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Roman period native settlement on south eastern slope of Hart Heugh, 490m north west of Carey Burn Bridge

A Scheduled Monument in Earle, Northumberland

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Latitude: 55.5214 / 55°31'16"N

Longitude: -2.0467 / 2°2'47"W

OS Eastings: 397151.680283

OS Northings: 625290.99976

OS Grid: NT971252

Mapcode National: GBR G44L.PK

Mapcode Global: WH9ZP.JHM3

Entry Name: Roman period native settlement on south eastern slope of Hart Heugh, 490m north west of Carey Burn Bridge

Scheduled Date: 15 August 1973

Last Amended: 16 January 1998

Source: Historic England

Source ID: 1016237

English Heritage Legacy ID: 29328

County: Northumberland

Civil Parish: Earle

Traditional County: Northumberland

Lieutenancy Area (Ceremonial County): Northumberland

Church of England Parish: Wooler St Mary

Church of England Diocese: Newcastle


The monument includes a Roman period native settlement situated on a
promontory, with a natural ravine on the east side, north of Carey Burn on the
south facing slope of Hart Heugh hill. The settlement is roughly circular in
plan and measures approximately 80m in diameter externally. It is enclosed by
a bank of earth and stone up to 0.7m high externally and enhanced on the east
side by a natural ravine. On the north side the settlement is terraced into
the hillside with walls surviving to a maximum height of 1.5m. On the west
side, facing stones are visible on both sides of the enclosure bank. There is
a 3m wide simple gap entrance on the south side with large boulders visible on
each side. The interior is divided by a natural escarpment which runs north
west to south east. This divides the site into two parts. The south west half
contains the foundations of one rectangular building measuring 7.5m by 4m. The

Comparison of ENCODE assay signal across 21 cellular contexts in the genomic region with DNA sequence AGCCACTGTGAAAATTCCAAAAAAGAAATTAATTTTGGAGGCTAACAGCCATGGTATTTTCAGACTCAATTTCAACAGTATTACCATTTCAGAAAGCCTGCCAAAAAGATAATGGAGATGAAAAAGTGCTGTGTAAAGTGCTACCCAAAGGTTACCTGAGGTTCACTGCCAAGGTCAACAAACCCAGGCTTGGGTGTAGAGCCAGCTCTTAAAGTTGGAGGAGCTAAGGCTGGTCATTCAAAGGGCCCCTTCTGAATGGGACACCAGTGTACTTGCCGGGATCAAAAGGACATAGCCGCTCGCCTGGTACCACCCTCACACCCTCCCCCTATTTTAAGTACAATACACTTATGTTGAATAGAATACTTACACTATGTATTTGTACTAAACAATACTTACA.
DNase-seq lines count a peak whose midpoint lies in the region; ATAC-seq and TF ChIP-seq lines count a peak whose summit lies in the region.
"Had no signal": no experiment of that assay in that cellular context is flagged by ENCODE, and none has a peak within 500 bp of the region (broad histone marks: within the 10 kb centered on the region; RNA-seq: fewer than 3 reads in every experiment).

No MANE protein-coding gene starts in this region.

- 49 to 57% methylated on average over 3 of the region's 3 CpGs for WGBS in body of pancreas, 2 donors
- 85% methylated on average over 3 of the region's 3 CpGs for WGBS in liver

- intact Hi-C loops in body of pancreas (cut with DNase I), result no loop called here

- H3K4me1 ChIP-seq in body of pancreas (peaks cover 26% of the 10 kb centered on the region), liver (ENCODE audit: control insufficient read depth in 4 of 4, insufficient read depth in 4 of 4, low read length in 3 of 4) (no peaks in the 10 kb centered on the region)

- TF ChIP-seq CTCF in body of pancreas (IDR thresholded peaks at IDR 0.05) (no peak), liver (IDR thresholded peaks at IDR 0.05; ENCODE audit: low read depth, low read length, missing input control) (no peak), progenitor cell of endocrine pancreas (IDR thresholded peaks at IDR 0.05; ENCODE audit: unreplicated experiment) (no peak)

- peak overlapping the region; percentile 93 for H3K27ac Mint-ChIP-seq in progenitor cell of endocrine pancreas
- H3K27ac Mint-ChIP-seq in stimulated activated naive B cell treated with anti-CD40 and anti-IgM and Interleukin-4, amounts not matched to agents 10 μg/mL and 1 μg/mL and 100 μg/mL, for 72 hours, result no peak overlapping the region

north eastern half contains the remains of one rectangular building 16m by 7m
and another partly obscured by rubble, 10m long. On the north west side of the
enclosure a section of walling appears to have collapsed and has spread 4m
beyond the outer bank. This may mask another rectilinear enclosure about 8m

The site of the monument is shown on the attached map extract.
It includes a 2 metre boundary around the archaeological features,
considered to be essential for the monument's support and preservation.

Source: Historic England

Reasons for Scheduling

In Cumbria and Northumberland several distinctive types of native settlements
dating to the Roman period have been identified. The majority were small, non-
defensive, enclosed homesteads or farms. In many areas they were of stone
construction, although in the coastal lowlands timber-built variants were also
common. In much of Northumberland, especially in the Cheviots, the enclosures
were curvilinear in form. Further south a rectangular form was more common.
Elsewhere, especially near the Scottish border, another type occurs where the
settlement enclosure was `scooped' into the hillslope. Frequently the
enclosures reveal a regularity and similarity of internal layout. The standard
layout included one or more stone round-houses situated towards the rear of
the enclosure, facing the single entranceway. In front of the houses were
pathways and small enclosed yards. Homesteads normally had only one or two
houses, but larger enclosures could contain as many as six. At some sites the
settlement appears to have grown, often with houses spilling out of the main
enclosure and clustered around it. At these sites up to 30 houses may be
found. In the Cumbrian uplands the settlements were of less regimented form
and unenclosed clusters of houses of broadly contemporary date are also known.
These homesteads were being constructed and used by non-Roman natives
throughout the period of the Roman occupation. Their origins lie in settlement
forms developed before the arrival of the Romans. These homesteads are common
throughout the uplands where they frequently survive as well-preserved
earthworks. In lowland coastal areas they were also originally common,
although there they can frequently only be located through aerial photography.
All homestead sites which survive substantially intact will normally be
identified as nationally important.

The Roman period native settlement on the south eastern slope of Hart Heugh is
well preserved and will contain significant archaeological deposits. It is one
of a group of broadly contemporary settlements and enclosures in this area and
therefore forms part of a wider archaeological landscape. It will contribute
to the study of the wider settlement pattern during this period.

Source: Historic England

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